But how good or bad were they, both back in the day and from a modern perspective? Thanks to the good offices of David Acton, I had examples of the original 1949 Cub trio available for study. They didn’t make it to Australia commercially, so you could fairly say that I began with no bias about their merits. What follows is a bit of a “three ring circus” as we went from one thing to another across three different engines.
A Completely New Design
Although the OK engines dated back to 1938, the 1949 Cubs represented a radical departure from earlier OK designs. Like Ray Arden’s highly influential .099 and .19 models, designer Charles Brebeck went with reverse-flow scavenging using radial cylinder porting for the Cubs - a first for OK. The Cubs' porting arrangements may be clearly seen in the accompanying image.
The engines utilized 360-degree exhaust porting allied to steeply upward-inclined drilled transfer ports, one at each of three pillars separating the three sawn exhaust slots. At a time when “gee-whizz” advertising hyperbole was common, this arrangement was promoted as giving “high turbulence, radial fuel injection and effective scavenging”. The transfers were fed from a generous annular gallery machined into the lower cylinder's outer wall above the male installation thread. This gallery was supplied in turn by two bypass channels interrupting the female crankcase/cylinder installation thread at the sides.
In other respects, the Cubs featured an all-threaded assembly with no bolts, along with a nicely pressure die-cast crankcase having combination radial and beam mounting lugs on the .049’s and .074’s. These models were almost certainly a pragmatic pairing from the outset. The fact that they had the same major dimensions and mounting holes made them interchangeable in the same model.
The strokes were identical, the larger displacement of the .074 being achieved entirely through a bore increase. Interestingly, this resulted in a long stroke .049 and a short stroke .074. The .074’s larger cylinder diameter is the most obvious outer difference, but this difference is subtle enough for Herkimer to have felt the need to cast “074” in place of “CUB” on the underside of the crankcase to avoid confusion.
The engines all feature an unhardened steel cylinder with typical OK integral cooling fins, along with a hardened and ground steel piston having a shallow domed crown. A cast aluminium conrod is used.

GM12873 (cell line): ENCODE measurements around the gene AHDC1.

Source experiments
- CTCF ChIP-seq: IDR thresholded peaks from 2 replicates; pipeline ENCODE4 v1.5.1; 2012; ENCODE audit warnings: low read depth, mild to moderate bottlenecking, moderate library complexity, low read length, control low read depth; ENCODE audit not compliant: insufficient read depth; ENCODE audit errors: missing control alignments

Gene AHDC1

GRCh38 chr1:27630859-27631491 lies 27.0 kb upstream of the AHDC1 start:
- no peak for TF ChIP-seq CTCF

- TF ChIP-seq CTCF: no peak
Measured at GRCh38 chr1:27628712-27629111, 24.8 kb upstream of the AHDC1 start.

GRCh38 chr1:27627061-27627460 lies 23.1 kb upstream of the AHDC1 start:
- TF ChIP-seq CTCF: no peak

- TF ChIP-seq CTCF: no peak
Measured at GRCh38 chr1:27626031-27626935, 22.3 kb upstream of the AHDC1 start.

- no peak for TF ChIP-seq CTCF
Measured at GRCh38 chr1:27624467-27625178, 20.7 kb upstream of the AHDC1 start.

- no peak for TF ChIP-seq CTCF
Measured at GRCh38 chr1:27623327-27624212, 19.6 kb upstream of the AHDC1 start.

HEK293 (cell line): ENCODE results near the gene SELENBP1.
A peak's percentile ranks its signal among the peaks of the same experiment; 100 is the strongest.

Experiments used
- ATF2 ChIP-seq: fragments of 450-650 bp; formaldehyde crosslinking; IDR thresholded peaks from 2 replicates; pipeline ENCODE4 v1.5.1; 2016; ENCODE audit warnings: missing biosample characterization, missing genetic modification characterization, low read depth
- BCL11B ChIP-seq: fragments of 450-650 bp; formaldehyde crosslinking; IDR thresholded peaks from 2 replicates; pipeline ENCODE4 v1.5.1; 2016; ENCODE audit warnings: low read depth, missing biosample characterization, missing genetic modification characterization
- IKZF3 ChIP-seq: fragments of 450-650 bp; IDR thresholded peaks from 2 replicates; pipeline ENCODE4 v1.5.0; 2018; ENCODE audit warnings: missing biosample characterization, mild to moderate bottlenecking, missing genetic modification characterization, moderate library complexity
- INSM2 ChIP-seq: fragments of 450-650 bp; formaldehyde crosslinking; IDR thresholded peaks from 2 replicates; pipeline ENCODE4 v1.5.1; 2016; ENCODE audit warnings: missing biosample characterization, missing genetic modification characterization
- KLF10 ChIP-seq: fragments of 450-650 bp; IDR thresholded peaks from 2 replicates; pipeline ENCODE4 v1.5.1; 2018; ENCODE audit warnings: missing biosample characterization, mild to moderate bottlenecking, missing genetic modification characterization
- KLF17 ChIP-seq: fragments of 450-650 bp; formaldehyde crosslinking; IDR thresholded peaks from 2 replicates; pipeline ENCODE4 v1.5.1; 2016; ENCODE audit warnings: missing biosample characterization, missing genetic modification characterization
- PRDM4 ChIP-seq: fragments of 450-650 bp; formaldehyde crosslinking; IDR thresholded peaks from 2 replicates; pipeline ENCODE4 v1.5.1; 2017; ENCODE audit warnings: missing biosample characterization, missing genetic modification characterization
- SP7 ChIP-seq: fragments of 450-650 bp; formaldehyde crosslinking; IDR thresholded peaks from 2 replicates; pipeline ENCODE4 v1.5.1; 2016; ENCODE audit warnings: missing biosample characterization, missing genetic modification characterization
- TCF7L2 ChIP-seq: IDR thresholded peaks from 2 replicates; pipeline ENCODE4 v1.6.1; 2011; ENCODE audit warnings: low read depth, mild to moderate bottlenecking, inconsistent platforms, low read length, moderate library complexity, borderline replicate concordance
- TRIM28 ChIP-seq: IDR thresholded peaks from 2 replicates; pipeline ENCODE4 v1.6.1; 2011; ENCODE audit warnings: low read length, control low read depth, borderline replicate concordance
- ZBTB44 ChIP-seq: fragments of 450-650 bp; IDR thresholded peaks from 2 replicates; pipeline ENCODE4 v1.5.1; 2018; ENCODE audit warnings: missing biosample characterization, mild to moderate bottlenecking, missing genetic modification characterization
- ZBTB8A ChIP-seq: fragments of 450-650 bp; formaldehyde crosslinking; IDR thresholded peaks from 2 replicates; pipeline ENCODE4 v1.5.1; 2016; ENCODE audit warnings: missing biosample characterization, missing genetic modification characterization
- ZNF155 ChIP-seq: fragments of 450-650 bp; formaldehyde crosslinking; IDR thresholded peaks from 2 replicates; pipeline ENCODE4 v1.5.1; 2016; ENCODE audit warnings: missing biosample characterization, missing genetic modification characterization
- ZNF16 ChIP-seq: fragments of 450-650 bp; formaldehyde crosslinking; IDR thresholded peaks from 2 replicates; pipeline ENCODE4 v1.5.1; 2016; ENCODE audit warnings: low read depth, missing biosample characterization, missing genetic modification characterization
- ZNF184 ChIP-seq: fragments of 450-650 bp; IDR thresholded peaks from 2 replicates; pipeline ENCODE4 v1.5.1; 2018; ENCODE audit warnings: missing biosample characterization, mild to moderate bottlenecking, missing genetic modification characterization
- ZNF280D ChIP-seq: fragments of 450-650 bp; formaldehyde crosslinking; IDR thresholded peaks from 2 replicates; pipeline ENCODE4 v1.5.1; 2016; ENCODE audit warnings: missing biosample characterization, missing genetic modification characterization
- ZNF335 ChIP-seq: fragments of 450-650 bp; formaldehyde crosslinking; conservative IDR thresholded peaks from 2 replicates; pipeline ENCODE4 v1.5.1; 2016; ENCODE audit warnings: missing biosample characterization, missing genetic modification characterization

The cylinder head is machined from hexagonal aluminium bar, being centrally tapped to accommodate a short reach ¼-32 glow plug. The engines utilize a hardened steel crankshaft with provision for crankshaft front rotary valve (FRV) induction. An aluminium prop driver is pressed onto the splined crankshaft nose, with a 5-40 machine screw being used for propeller retention.
The spraybar is pressed into the crankcase with no retaining nut. It engages with a needle having a shallow taper (.005” over the last 1/16 in.) which is pressed into a aluminium split thimble for needle tension. This configuration may be clearly seen in the accompanying close-up image. Although a bit unusual, it works surprisingly well.
The .099 closely follows the same design pattern, but features beam mounting lugs only. Accessory sheet aluminium brackets could be bought for radial mounting. Although slightly taller and longer, the 099’s beam mounting hole pattern matches that of the smaller Cubs. The crankcase design envisaged a quarter by five-eighths inch rear ball race (perhaps to compete with the ball race Arden .099), but this was only added in the revised .099S version of 1958.
Now that I’ve presented a general description of the 1949 OK Cubs, it’s time to turn our attention to the meat of the matter – how do they stack up on the test bench? Let’s find out …………….
OK Cub .049
An engine's most important characteristic for a raw beginner is easy starting. The Cubs score heavily in this respect - I’d rate the Cub .049 as being among the very easiest of all model engines to start. Draw fuel up to the spraybar by choking, prime the exhaust with a few drops on top of the piston and it invariably starts within a few flips, hot or cold. The engine is very docile, with no tendency to knock or misfire abruptly, and clears a flooded crankcase very well.